In some parts of the world, age 10 can be a time of exploration, rapidly expanding horizons and new possibilities. But in other parts of the world, it can be a time when difficult barriers start appearing on the path to adulthood, limiting options, choices and opportunities. This is especially true for girls.
In some countries and communities, when a girl reaches 10 and puberty nears, she may suddenly be seen as a commodity to be traded or trafficked. Or for marriage, for childbearing, for free labour, for sexual exploitation. Although risks abound for both girls and boys, gender discrimination makes these risks worse for girls in almost every way. Every day, it has been estimated that about 47,700 girls, are at risk of early and forced marriage.
With child marriage often comes pregnancy, and with child pregnancy come health risks and an education cut short, undermining a girls' prospects for the future. Their doors to the future slam shut, and their lives stop being their own. This is an unforgivable injustice and a violation of girls' fundamental human rights.
When a girl enjoys her rights, can stay in school, stay healthy and is protected from child marriage and early pregnancy, she has a better chance of realising her full potential by the time she reaches adulthood. UNFPA's report, The State of World Population 2016, shows how girls who reach adulthood empowered with education, and their health and rights, stand to triple their lifetime income. And higher incomes and greater productivity can help fuel entire countries. For example, each year of education delivers an additional 11.7% uplift in wages in later life for girls (compared with 9.6% for men). Yet, 16 million girls between 6 and 11 will never start school, twice the number of boys.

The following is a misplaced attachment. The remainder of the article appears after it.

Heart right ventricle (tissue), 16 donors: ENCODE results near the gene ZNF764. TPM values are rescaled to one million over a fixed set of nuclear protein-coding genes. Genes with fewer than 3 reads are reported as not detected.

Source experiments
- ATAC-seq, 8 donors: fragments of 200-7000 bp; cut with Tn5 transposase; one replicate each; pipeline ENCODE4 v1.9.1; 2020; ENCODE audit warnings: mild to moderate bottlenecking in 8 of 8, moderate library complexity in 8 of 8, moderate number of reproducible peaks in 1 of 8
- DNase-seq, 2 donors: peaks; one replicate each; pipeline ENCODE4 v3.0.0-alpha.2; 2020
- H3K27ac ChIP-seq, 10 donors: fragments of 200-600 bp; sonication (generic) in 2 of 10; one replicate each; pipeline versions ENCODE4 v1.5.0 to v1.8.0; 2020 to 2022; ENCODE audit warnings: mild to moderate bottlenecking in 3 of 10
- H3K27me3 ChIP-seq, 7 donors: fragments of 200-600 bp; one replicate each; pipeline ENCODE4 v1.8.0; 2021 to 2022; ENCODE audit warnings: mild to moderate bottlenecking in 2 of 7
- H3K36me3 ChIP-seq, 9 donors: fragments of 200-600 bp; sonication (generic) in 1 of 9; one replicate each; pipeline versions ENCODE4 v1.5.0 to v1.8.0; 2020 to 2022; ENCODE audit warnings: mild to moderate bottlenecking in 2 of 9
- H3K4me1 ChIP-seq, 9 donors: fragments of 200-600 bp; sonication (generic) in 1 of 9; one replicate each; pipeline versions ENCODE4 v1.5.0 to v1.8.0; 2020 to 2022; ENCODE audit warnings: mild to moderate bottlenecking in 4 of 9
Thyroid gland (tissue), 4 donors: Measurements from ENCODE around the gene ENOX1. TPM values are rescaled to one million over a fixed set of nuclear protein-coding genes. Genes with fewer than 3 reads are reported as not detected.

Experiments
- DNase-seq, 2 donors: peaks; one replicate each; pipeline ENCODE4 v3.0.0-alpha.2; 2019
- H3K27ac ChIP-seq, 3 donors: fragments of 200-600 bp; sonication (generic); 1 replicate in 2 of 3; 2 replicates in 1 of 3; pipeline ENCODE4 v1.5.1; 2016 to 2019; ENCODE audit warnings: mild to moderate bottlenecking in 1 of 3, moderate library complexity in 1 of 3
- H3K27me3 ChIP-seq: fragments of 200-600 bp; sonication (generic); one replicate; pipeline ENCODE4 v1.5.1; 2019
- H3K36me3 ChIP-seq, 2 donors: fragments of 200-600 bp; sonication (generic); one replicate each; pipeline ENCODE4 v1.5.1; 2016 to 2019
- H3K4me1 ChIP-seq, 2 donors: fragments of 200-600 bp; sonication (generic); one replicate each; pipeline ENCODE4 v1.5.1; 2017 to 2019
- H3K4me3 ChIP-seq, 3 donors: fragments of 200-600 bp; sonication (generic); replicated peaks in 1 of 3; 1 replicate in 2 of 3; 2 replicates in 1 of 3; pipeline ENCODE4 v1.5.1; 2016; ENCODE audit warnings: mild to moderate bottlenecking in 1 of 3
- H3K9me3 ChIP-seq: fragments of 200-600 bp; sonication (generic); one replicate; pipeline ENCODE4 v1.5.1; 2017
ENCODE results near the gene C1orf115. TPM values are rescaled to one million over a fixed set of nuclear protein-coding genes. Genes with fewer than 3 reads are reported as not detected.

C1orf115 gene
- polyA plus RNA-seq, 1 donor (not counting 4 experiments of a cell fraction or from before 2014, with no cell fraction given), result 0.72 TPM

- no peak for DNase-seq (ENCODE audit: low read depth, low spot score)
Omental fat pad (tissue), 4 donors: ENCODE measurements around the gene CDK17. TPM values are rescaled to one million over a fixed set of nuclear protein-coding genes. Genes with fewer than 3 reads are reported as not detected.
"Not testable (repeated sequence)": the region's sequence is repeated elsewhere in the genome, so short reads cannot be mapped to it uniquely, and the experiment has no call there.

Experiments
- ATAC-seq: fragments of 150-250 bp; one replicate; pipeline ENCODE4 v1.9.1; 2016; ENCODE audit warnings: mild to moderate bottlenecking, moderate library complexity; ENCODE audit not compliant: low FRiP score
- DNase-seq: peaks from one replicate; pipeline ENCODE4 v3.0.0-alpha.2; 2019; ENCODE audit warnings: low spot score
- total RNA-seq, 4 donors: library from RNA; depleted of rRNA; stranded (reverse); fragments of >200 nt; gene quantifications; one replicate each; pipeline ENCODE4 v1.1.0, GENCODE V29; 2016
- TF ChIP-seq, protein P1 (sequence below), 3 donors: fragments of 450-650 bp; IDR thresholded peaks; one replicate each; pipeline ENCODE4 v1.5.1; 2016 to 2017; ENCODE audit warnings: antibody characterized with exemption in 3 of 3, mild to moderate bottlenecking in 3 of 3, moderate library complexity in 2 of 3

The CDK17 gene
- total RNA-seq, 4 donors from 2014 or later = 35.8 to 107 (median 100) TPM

Our report shows that over the next 15 years, developing countries collectively stand to gain $21 billion if they invest in the future of their 10-year-old girls today. They stand to forfeit it if they don't. The number may seem small, considering it covers so many countries. But for the individual girl, the gains can be substantial.
There are some 60 million 10-year-old girls today alive today, with 90 per cent living in developing nations. We can make real change for 10 year old girls by banning harmful practices, such as child marriage and providing cash transfers to parents of girls in poor households to help defray costs of schooling, and, thus keep girls in school longer. They also include providing life-skills training and age-appropriate comprehensive sexuality education to girls approaching puberty. These girls will be 24 when progress towards the United Nations' new development agenda is tallied in 2030.
That agenda aims for inclusive, equitable and sustainable development that leaves no one behind.
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